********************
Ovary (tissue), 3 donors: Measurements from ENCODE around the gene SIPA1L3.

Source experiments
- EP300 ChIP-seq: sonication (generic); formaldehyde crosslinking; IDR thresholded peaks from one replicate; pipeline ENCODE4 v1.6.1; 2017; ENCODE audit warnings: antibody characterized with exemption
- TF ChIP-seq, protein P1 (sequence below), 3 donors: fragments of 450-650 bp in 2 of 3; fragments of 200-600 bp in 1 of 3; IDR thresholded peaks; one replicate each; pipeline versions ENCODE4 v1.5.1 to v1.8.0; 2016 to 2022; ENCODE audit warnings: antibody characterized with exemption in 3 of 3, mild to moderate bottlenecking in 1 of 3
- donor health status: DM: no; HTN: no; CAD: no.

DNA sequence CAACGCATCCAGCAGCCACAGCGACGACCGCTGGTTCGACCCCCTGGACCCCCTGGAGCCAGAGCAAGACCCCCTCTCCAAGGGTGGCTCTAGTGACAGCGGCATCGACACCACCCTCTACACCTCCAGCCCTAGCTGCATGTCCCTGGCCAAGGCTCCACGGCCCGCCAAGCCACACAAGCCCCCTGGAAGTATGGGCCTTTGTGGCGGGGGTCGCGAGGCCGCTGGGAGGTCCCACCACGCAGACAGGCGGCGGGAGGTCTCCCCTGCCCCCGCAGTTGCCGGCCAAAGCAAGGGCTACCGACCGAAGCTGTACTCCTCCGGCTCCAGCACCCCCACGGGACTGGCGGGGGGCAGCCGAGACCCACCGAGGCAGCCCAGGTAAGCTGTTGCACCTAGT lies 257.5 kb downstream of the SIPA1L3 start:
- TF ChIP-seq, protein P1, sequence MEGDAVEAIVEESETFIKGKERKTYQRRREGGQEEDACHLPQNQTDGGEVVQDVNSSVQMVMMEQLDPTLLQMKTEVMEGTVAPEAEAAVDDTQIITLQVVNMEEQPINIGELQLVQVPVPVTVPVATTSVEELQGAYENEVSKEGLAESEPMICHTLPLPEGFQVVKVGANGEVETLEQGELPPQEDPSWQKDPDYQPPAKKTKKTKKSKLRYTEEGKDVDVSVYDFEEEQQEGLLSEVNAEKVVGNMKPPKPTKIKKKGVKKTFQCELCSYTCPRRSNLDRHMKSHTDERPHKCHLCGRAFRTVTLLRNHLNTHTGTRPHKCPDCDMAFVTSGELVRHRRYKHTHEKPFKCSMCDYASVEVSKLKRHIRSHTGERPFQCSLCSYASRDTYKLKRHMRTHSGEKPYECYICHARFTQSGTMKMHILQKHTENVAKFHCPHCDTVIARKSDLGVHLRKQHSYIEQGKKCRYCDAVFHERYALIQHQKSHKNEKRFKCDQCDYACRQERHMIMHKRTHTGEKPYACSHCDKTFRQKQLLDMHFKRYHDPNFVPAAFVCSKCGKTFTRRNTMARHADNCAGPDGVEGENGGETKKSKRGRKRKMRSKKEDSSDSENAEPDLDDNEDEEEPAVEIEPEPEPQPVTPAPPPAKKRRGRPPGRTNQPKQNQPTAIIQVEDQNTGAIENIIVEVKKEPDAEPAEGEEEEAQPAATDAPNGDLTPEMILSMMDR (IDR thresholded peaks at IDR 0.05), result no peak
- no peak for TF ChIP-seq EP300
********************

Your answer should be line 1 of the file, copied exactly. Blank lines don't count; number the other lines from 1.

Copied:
Ovary (tissue), 3 donors: Measurements from ENCODE around the gene SIPA1L3.